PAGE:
Lula has also faced the challenge of securing support in Congress because legislators were emboldened during the Bolsonaro years by the so-called “secret budget,” a slush fund with very little oversight that delegated the nitty-gritty of federal spending to members of the House and the Senate. Speaker Arthur Lira, who worked closely with Bolsonaro and has led the House since 2021, has admitted that legislators seek control over how money is allocated and has not shied away from pressuring the government to move faster to facilitate their access to funds. Needless to say, surrendering to such pressure will hurt a progressive agenda since the “secret budget” encourages funding to be distributed according to the interests of politicians rather than people’s needs. Yet in the face of legislative setbacks, Lula has ceded to the wishes of legislators, hoping to alleviate their defiance and gather support for his administration’s core goals, such as expanding social programs and investment in infrastructure projects.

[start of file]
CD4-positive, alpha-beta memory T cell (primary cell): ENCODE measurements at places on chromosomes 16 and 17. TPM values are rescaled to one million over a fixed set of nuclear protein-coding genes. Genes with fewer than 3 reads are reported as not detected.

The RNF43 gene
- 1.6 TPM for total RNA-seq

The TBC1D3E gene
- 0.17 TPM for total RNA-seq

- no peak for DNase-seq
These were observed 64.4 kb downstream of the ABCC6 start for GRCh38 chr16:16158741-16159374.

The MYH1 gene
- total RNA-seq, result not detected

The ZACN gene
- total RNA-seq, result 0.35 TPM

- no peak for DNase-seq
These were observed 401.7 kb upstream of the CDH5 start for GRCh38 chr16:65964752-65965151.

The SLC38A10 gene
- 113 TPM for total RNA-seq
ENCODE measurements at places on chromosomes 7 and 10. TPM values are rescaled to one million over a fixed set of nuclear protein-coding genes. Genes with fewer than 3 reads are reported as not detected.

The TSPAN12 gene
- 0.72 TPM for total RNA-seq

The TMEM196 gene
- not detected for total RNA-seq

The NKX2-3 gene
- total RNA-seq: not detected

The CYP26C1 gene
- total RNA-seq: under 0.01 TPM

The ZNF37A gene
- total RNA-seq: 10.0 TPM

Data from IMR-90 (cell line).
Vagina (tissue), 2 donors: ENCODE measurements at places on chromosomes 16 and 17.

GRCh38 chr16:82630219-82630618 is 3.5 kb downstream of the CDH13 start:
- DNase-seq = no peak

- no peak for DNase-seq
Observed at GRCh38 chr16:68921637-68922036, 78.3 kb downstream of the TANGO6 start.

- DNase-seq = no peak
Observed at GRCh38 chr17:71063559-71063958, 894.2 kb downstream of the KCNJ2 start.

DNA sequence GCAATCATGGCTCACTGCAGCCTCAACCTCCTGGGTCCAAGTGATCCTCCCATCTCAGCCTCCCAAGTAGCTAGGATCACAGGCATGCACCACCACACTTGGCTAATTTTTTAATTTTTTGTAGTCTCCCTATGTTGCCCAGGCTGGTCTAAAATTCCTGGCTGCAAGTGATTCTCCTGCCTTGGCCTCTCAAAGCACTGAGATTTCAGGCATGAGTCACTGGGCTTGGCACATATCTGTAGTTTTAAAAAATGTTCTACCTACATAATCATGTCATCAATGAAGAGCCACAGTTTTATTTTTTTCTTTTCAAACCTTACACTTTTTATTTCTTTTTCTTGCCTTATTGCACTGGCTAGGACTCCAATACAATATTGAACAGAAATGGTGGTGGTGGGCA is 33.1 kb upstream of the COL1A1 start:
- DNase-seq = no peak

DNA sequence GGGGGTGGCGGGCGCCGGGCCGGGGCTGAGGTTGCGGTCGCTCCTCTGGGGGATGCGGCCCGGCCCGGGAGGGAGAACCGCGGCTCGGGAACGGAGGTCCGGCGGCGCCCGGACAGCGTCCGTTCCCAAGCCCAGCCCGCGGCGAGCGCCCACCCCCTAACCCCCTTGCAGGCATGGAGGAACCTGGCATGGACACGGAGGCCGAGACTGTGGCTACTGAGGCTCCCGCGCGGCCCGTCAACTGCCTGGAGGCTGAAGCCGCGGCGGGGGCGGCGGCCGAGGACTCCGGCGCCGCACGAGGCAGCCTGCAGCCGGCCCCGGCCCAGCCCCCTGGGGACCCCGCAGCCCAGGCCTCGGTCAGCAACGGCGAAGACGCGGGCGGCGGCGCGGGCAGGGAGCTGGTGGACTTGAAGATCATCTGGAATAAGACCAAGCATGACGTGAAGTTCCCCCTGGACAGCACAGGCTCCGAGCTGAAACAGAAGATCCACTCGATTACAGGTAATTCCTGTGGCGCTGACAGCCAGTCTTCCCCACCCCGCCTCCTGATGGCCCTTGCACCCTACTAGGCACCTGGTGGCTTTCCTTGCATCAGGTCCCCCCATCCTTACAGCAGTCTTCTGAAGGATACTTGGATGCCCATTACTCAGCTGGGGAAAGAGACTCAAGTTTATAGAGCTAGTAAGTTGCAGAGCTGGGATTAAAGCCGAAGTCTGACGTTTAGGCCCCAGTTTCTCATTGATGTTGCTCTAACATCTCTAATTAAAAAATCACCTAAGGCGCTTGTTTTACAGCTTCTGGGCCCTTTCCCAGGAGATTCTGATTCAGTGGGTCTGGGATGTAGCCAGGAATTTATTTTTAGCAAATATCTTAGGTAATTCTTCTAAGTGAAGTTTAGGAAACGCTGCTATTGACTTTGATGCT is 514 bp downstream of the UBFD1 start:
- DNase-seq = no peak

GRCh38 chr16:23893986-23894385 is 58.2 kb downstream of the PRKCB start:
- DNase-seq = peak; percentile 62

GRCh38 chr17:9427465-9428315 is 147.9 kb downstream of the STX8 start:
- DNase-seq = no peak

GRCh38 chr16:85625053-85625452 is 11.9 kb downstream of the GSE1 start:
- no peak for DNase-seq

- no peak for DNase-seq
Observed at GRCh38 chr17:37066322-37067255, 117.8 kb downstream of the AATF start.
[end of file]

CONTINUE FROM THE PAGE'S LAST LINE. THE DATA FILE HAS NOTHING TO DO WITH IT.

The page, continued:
Legislators’ leverage was on display once again when the government yielded to the creation in April of a joint House and Senate committee to investigate the events of January 8. This congressional probe will run parallel to the investigations currently being conducted by the federal police and the judiciary. The goal of right-wingers in proposing and eventually installing such a committee has been to change the narrative about January 8, softening or misdirecting accusations that implicate Bolsonaro and his supporters. In other words, their goal is to blame the Workers’ Party for the destruction of the Three Powers Plaza, arguing that the crowd was overall peaceful and that the new administration was negligent, failing to anticipate and then act effectively against the insurgents.
While Lula and his close associates initially challenged the formation of an opposition-backed committee, they are now negotiating to have members of the Workers’ Party and (real) allies in key positions of the January 8 Committee preempt this conservative backlash.